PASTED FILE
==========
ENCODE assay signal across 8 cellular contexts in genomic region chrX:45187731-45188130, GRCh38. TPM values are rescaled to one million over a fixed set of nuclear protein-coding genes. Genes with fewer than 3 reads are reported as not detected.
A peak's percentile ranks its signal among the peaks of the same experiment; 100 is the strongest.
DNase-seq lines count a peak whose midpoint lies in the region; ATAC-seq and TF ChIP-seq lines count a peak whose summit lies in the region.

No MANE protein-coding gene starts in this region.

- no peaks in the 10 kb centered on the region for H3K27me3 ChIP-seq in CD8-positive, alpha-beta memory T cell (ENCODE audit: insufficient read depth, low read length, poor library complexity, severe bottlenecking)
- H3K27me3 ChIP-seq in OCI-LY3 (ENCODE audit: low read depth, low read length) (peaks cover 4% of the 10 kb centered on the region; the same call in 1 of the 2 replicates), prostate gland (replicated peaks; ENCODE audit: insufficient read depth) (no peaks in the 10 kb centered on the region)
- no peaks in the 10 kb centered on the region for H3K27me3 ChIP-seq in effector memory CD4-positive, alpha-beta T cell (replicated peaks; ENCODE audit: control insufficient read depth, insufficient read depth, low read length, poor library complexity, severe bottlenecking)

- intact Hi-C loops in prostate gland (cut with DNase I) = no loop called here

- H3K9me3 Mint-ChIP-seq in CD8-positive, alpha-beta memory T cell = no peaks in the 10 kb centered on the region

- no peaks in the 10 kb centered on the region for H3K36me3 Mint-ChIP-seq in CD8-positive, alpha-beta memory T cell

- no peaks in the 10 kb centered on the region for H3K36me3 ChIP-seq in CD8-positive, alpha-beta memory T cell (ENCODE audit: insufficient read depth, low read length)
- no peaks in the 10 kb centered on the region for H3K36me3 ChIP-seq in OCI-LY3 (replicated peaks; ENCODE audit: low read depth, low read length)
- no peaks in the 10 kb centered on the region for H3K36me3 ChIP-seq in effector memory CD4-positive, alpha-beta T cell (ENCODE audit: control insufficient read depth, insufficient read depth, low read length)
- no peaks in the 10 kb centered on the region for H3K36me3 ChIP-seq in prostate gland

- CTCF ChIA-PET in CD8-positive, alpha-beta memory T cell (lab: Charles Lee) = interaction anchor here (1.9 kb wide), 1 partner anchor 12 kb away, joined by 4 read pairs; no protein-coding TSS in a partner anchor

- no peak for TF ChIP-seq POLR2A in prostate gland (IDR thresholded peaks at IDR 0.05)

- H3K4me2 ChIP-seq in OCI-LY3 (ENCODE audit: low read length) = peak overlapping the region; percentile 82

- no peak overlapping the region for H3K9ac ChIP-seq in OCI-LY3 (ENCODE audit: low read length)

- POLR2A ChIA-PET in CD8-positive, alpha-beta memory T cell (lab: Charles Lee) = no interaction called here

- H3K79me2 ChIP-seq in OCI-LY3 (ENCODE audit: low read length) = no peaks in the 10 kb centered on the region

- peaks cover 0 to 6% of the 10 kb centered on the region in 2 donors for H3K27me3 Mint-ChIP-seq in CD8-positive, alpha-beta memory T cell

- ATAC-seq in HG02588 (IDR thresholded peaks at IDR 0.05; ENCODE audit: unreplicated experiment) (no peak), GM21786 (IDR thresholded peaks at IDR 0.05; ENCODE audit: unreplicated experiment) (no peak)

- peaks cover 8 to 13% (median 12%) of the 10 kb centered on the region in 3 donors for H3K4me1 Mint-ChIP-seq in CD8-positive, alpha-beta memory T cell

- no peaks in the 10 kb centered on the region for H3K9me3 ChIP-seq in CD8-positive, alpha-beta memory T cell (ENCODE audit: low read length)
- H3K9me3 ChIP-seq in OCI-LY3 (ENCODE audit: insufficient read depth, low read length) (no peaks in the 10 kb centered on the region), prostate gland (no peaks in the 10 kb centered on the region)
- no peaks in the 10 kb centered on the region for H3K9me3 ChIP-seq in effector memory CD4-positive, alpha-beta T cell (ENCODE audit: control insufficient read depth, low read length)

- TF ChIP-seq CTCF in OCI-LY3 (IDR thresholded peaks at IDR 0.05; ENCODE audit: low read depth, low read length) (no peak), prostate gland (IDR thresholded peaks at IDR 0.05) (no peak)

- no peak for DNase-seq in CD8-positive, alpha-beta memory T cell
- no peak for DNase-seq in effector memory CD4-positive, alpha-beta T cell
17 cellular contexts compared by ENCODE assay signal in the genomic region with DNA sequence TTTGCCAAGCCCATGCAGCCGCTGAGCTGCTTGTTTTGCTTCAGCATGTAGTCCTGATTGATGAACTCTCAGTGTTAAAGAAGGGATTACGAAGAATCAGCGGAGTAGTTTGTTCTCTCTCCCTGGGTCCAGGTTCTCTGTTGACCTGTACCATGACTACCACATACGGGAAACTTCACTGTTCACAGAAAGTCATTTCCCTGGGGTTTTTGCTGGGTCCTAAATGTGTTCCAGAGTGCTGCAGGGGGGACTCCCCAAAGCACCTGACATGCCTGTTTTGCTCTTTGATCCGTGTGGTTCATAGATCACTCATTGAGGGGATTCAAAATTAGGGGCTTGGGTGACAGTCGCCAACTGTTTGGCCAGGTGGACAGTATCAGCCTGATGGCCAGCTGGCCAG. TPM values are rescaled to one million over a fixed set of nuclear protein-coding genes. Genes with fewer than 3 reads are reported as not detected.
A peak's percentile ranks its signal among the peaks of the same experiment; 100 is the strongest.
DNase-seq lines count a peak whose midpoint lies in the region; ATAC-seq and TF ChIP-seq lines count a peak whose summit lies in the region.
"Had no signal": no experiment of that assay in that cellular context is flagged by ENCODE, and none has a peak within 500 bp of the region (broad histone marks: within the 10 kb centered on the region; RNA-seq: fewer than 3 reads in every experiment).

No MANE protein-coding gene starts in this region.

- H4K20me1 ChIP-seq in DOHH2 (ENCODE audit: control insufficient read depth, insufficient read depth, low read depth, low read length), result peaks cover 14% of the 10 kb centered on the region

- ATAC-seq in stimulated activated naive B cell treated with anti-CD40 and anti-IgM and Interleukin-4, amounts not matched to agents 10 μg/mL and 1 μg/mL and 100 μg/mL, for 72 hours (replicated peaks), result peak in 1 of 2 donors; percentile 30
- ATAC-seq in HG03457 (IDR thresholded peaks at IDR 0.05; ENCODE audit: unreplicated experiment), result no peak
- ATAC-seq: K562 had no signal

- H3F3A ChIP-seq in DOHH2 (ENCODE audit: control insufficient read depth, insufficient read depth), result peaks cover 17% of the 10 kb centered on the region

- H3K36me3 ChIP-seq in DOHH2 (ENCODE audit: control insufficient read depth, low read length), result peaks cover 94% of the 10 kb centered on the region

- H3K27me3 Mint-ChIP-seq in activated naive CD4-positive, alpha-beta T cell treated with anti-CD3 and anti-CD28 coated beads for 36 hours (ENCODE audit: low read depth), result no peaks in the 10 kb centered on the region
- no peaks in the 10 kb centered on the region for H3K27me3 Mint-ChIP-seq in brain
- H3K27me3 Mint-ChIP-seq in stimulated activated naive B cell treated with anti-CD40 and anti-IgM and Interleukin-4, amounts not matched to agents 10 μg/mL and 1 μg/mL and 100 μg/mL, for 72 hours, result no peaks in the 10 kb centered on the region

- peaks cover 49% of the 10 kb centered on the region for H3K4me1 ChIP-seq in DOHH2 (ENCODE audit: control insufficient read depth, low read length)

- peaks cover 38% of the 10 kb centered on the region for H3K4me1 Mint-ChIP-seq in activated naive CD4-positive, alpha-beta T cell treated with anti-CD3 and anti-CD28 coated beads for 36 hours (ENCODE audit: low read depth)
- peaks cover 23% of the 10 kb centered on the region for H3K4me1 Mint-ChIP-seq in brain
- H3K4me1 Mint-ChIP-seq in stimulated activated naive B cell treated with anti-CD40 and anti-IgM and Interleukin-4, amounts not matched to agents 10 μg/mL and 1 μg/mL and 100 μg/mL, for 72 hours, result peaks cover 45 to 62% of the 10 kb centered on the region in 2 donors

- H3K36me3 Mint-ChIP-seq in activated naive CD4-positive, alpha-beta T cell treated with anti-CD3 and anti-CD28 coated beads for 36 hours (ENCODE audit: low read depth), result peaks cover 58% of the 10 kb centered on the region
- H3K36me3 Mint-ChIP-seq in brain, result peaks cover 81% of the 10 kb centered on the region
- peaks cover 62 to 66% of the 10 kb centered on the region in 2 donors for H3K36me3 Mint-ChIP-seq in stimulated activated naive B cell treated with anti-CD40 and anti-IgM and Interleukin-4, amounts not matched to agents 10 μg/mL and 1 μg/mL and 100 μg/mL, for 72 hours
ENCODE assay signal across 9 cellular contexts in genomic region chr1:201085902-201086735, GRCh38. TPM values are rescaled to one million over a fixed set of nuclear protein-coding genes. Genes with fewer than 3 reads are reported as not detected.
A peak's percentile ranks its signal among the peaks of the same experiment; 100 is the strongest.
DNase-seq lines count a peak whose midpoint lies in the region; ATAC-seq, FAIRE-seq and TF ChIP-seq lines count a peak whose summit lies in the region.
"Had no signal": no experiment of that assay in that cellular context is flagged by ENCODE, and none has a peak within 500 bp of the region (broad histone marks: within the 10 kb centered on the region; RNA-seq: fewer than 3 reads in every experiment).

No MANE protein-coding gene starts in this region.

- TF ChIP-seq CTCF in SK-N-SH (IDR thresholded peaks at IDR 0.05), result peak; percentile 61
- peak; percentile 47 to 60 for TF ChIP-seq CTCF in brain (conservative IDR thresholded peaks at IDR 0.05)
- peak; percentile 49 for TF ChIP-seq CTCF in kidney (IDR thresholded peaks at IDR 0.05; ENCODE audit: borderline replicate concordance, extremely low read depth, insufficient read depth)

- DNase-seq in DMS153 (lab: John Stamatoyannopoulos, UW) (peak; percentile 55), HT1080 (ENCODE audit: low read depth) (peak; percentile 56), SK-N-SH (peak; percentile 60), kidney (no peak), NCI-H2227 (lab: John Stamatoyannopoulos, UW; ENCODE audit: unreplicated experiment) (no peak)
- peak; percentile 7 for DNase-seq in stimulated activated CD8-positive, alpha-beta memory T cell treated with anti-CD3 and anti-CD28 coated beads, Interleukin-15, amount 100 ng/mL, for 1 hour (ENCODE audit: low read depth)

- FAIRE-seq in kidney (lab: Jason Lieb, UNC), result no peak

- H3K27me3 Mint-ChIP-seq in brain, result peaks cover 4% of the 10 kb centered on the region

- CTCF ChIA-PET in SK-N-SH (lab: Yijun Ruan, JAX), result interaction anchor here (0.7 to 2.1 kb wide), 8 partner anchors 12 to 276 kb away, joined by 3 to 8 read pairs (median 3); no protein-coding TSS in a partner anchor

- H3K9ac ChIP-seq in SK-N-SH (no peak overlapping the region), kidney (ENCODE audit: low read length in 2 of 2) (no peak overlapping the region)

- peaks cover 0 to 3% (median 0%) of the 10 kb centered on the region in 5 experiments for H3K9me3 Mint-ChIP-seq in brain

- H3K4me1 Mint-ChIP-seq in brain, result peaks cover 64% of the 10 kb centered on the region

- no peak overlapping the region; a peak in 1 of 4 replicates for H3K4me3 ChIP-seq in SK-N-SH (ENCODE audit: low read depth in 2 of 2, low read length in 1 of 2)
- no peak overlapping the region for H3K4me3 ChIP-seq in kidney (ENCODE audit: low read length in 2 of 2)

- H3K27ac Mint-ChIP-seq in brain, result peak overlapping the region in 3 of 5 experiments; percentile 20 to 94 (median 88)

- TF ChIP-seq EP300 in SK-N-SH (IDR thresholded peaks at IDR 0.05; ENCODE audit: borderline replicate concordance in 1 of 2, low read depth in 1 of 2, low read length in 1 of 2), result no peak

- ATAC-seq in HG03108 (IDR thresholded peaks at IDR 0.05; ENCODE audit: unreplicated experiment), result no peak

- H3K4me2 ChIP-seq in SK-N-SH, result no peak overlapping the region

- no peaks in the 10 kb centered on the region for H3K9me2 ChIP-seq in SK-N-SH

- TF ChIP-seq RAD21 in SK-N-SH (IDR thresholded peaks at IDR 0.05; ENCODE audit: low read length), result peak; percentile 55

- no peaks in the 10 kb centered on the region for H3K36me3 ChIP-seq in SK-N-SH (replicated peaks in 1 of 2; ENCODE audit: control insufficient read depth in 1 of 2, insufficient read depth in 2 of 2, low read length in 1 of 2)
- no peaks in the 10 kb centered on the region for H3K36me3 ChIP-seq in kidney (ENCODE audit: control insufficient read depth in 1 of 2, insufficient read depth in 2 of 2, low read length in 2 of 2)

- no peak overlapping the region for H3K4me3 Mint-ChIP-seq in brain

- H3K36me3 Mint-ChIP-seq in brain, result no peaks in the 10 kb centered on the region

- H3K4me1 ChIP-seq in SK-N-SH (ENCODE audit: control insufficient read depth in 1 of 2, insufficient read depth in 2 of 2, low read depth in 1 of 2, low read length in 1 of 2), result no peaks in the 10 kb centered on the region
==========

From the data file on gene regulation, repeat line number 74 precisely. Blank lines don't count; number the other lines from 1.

- TF ChIP-seq RAD21 in SK-N-SH (IDR thresholded peaks at IDR 0.05; ENCODE audit: low read length), result peak; percentile 55